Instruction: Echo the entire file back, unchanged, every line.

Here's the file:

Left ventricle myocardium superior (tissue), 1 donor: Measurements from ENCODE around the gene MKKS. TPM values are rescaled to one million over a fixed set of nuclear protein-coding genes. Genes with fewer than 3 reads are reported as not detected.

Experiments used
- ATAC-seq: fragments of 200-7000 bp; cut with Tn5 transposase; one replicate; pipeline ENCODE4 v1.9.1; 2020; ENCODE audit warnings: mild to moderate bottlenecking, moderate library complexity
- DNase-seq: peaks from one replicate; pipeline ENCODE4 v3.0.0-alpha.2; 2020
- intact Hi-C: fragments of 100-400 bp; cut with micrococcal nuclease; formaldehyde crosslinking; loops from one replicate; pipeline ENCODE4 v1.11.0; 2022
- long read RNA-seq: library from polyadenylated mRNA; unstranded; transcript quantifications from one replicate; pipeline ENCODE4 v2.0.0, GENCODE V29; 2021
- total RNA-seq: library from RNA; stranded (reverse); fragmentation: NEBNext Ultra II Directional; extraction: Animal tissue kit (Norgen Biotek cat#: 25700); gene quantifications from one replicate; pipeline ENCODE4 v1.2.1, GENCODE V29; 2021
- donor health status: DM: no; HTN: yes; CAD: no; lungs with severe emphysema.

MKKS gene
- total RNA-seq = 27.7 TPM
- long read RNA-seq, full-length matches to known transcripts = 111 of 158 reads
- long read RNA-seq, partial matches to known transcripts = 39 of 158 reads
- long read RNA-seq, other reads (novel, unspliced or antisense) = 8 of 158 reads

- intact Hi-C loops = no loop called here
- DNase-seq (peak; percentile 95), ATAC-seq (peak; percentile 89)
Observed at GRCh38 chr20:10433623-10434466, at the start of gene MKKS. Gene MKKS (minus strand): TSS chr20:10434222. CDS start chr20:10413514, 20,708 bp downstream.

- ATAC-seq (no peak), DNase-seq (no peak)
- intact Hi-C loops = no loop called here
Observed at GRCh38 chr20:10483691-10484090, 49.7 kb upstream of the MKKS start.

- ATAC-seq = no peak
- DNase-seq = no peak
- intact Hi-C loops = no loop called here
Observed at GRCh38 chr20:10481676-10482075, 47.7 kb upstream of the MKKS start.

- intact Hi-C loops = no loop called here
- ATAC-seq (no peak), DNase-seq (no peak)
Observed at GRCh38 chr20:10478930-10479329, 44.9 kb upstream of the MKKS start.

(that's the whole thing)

Left ventricle myocardium superior (tissue), 1 donor: Measurements from ENCODE around the gene MKKS. TPM values are rescaled to one million over a fixed set of nuclear protein-coding genes. Genes with fewer than 3 reads are reported as not detected.

Experiments used
- ATAC-seq: fragments of 200-7000 bp; cut with Tn5 transposase; one replicate; pipeline ENCODE4 v1.9.1; 2020; ENCODE audit warnings: mild to moderate bottlenecking, moderate library complexity
- DNase-seq: peaks from one replicate; pipeline ENCODE4 v3.0.0-alpha.2; 2020
- intact Hi-C: fragments of 100-400 bp; cut with micrococcal nuclease; formaldehyde crosslinking; loops from one replicate; pipeline ENCODE4 v1.11.0; 2022
- long read RNA-seq: library from polyadenylated mRNA; unstranded; transcript quantifications from one replicate; pipeline ENCODE4 v2.0.0, GENCODE V29; 2021
- total RNA-seq: library from RNA; stranded (reverse); fragmentation: NEBNext Ultra II Directional; extraction: Animal tissue kit (Norgen Biotek cat#: 25700); gene quantifications from one replicate; pipeline ENCODE4 v1.2.1, GENCODE V29; 2021
- donor health status: DM: no; HTN: yes; CAD: no; lungs with severe emphysema.

MKKS gene
- total RNA-seq = 27.7 TPM
- long read RNA-seq, full-length matches to known transcripts = 111 of 158 reads
- long read RNA-seq, partial matches to known transcripts = 39 of 158 reads
- long read RNA-seq, other reads (novel, unspliced or antisense) = 8 of 158 reads

- intact Hi-C loops = no loop called here
- DNase-seq (peak; percentile 95), ATAC-seq (peak; percentile 89)
Observed at GRCh38 chr20:10433623-10434466, at the start of gene MKKS. Gene MKKS (minus strand): TSS chr20:10434222. CDS start chr20:10413514, 20,708 bp downstream.

- ATAC-seq (no peak), DNase-seq (no peak)
- intact Hi-C loops = no loop called here
Observed at GRCh38 chr20:10483691-10484090, 49.7 kb upstream of the MKKS start.

- ATAC-seq = no peak
- DNase-seq = no peak
- intact Hi-C loops = no loop called here
Observed at GRCh38 chr20:10481676-10482075, 47.7 kb upstream of the MKKS start.

- intact Hi-C loops = no loop called here
- ATAC-seq (no peak), DNase-seq (no peak)
Observed at GRCh38 chr20:10478930-10479329, 44.9 kb upstream of the MKKS start.